Producers of Dark Universe Depart After 'The Mummy' Box Office Flop


Producers of Dark Universe Depart After 'The Mummy' Box Office Flop


Universal's plan to remake classic monster movies franchise may not be realized due to the departure of Dark Universe's writer-producers.
Last June's "The Mummy" starring Tom Cruise and Sofia Boutella was made to mark the beginning of Universal's Dark Universe, a shared cinematic universe of monster movies. Previously, Universal announced their plans that involve Johnny Depp and Javier Bardem for their future franchise. However, the studio is now faced with a trouble that they should overcome, which is the departure of their producers.

Writer-producers Alex Kurtzman and Chris Morgan, who were employed to be the pseudo-architects of the monster universe, have moved on to other projects, leaving the franchise without direction and purpose. Sources told The Hollywood Reporter that Kurtzman, who is an executive producer of "Star Trek: Discovery", wanted to focus on television while Morgan returned to writing his "Fast and Furious" franchise.

The producers' departure comes in the wake of the poor performance and reception of "The Mummy". With a budget over $125 million, the film's box office debut only made $32.2 million. The film grossed around $409 overseas. Critics also criticized the film as "the worst Tom Cruise movie ever" and more like "a feature-length trailer" instead of a full film.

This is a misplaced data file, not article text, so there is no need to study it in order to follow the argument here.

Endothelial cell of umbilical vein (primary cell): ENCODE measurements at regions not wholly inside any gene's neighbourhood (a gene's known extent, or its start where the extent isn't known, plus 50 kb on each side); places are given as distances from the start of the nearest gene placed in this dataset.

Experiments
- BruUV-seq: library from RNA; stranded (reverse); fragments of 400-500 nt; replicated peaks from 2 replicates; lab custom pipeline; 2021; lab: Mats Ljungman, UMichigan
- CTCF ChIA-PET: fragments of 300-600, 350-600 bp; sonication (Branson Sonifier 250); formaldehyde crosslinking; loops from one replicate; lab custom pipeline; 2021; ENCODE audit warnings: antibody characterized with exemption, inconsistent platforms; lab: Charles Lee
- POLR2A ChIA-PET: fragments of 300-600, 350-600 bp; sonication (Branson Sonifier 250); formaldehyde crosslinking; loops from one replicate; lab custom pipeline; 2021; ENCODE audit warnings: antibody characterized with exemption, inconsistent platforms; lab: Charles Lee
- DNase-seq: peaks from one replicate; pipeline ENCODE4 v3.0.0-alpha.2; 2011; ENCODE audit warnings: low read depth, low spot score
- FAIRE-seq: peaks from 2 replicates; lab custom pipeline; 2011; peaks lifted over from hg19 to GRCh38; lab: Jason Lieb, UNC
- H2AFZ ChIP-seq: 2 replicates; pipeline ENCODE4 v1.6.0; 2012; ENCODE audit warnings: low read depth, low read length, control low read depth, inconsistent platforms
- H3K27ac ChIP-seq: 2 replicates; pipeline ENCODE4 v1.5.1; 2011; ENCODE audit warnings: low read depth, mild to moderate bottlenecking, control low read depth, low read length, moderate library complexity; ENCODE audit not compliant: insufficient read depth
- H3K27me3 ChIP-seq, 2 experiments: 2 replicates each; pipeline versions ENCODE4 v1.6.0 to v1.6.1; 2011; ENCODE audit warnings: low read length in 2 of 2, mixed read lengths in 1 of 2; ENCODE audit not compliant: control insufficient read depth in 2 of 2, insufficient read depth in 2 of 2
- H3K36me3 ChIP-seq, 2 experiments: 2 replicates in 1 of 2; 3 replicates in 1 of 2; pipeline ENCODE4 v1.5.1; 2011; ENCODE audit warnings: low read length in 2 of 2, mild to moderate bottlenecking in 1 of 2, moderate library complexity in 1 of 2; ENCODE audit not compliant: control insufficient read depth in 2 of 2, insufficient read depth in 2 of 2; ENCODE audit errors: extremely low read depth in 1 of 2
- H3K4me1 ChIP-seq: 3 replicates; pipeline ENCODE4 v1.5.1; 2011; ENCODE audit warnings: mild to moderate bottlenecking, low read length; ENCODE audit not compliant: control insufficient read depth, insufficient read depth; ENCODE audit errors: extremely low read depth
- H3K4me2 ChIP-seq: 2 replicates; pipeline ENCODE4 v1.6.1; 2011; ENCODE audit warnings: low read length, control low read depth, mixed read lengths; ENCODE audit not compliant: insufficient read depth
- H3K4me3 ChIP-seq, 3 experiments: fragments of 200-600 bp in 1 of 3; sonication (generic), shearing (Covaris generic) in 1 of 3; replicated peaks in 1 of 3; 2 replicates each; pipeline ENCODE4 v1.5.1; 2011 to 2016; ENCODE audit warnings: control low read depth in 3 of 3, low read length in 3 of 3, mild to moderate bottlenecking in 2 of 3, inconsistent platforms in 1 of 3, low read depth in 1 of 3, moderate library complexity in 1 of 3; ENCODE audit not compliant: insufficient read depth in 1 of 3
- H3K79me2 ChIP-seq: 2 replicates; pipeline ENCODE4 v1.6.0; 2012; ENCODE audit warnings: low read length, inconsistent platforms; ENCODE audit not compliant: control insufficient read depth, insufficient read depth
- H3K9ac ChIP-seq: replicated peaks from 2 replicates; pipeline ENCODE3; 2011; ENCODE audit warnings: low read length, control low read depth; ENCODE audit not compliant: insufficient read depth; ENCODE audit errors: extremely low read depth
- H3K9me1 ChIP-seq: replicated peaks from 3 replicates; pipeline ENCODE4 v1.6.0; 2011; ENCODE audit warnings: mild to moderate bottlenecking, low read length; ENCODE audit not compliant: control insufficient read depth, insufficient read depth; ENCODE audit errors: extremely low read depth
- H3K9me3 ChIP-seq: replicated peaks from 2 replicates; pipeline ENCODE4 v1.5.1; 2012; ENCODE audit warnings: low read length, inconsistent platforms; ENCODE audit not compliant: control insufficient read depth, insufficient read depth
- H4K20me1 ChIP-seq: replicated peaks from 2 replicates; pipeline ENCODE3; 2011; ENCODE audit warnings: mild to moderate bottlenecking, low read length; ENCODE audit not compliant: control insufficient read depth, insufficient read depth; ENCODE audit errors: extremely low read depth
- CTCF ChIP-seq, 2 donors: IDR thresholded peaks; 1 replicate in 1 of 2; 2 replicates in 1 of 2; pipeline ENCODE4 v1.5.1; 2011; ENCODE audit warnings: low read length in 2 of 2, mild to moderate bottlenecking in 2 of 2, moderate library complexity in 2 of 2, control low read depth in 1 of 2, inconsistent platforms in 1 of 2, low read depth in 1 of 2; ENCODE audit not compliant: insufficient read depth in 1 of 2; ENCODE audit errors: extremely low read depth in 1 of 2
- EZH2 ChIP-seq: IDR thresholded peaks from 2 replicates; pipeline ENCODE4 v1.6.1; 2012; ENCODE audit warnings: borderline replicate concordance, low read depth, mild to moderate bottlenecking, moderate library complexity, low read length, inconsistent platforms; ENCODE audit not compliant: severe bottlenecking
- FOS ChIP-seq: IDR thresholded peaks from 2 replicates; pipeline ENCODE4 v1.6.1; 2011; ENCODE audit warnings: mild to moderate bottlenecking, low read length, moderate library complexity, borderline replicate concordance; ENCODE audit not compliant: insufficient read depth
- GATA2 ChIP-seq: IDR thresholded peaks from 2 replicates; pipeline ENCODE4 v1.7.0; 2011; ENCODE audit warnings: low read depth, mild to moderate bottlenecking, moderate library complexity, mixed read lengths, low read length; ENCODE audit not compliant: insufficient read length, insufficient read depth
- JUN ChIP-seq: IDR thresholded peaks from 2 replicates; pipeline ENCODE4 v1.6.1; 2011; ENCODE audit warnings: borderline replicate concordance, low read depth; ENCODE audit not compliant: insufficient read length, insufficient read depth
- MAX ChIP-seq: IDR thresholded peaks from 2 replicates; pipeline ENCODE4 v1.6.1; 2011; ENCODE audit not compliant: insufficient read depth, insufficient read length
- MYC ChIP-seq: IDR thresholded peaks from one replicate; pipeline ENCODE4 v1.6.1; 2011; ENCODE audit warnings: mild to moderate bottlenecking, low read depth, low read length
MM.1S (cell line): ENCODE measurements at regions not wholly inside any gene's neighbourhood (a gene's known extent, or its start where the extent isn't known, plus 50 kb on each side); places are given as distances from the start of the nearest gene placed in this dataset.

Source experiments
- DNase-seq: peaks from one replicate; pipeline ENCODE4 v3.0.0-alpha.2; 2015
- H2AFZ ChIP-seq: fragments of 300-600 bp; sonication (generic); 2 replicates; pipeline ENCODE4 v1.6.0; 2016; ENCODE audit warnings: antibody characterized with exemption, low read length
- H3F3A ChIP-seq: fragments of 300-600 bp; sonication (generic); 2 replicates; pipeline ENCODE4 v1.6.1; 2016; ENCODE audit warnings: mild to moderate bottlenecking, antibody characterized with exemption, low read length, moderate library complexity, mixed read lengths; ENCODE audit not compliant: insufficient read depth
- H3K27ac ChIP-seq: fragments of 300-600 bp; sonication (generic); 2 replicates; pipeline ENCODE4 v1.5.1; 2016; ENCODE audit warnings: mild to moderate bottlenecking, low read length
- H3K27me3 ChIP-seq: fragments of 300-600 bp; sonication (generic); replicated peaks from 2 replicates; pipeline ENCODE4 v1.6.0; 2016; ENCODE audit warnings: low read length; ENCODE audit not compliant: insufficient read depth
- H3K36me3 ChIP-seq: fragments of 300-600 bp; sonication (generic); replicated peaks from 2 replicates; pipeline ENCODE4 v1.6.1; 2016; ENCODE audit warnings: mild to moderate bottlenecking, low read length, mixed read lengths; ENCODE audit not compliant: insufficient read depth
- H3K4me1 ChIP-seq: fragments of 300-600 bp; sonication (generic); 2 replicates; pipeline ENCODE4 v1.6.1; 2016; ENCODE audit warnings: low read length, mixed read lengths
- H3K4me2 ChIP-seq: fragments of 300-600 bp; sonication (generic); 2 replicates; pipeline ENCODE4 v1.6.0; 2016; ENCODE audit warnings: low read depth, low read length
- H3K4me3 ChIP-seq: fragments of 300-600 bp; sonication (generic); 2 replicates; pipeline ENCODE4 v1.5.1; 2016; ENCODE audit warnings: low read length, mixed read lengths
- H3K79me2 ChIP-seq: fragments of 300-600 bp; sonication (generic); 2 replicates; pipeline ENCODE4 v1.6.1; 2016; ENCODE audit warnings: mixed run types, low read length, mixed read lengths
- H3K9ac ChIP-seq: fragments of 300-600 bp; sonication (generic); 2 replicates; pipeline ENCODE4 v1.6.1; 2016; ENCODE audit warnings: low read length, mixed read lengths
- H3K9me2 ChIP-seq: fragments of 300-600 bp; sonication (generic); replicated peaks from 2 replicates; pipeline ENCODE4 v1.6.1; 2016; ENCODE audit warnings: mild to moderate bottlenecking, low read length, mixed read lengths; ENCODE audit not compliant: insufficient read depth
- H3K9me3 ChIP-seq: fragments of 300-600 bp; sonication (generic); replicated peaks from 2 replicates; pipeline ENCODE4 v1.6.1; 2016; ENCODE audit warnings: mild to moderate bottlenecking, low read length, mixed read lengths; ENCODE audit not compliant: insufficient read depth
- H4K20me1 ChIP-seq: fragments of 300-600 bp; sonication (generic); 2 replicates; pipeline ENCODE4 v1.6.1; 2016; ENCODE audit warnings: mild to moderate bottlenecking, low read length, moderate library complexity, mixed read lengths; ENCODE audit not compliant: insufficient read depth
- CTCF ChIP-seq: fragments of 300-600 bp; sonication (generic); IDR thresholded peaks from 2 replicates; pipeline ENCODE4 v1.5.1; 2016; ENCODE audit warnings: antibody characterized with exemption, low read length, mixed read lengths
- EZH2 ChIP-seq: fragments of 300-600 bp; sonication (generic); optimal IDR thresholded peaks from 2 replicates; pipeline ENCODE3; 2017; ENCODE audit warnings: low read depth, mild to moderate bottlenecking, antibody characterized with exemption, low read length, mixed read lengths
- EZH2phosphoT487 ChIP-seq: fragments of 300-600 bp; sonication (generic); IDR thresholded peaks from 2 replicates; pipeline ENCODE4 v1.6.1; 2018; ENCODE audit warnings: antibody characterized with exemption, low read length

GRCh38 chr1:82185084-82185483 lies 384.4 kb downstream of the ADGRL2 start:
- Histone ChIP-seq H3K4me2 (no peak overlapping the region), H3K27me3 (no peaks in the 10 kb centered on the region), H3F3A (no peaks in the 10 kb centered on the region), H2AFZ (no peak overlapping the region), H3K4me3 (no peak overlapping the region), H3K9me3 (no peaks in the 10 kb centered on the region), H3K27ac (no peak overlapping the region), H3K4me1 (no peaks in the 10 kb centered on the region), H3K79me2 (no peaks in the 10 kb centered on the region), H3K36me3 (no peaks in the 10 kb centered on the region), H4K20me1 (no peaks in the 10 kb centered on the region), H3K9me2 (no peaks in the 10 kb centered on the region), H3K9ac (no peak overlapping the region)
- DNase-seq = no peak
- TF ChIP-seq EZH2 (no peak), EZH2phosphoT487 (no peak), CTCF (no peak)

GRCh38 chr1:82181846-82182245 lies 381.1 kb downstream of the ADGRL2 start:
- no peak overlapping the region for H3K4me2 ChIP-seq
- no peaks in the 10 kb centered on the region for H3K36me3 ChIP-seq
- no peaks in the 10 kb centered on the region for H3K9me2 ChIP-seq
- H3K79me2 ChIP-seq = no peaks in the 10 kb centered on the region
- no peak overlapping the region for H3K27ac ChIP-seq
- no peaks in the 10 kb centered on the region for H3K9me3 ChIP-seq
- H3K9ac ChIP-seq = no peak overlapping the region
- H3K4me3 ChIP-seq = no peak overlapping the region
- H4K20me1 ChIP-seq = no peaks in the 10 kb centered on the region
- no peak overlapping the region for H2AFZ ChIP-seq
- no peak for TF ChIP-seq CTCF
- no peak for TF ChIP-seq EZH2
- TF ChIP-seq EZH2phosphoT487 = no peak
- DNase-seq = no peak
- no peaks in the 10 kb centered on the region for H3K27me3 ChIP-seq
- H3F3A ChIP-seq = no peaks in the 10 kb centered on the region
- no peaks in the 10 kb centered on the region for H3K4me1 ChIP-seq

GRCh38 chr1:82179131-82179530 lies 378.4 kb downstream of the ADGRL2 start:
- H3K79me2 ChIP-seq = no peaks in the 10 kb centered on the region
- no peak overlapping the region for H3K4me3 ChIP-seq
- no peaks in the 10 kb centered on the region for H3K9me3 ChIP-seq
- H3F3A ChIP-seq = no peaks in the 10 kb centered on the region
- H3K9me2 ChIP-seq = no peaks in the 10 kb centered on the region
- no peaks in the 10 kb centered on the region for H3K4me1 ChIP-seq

Regardless, there is still hope for Dark Universe. Their films can be offered around to exciting filmmakers or producers such as Jason Blum ("Whiplash") and the filmmakers may opt to make one-off movies which are not connected to a larger universe. The studio can also find a new pseudo-architect who can build the classic, monster horror universe.

Moreover, a source at the studio confirmed that Universal was still committed to developing Dark Universe. The source also said that Bill Condon ("Beauty and the Beast (2017)") is still tapped to direct "Bride of Frankenstein", even though there is still no working schedule and its 2019 planned release is pushed.

"We've learned many lessons throughout the creative process on Dark Universe so far, and we are viewing these titles as filmmaker-driven vehicles, each with their own distinct vision," Universal's president of production Peter Cramer told The Hollywood Reporter. "We are not rushing to meet a release date and will move forward with these films when we feel they are the best versions of themselves," Cramer concluded.


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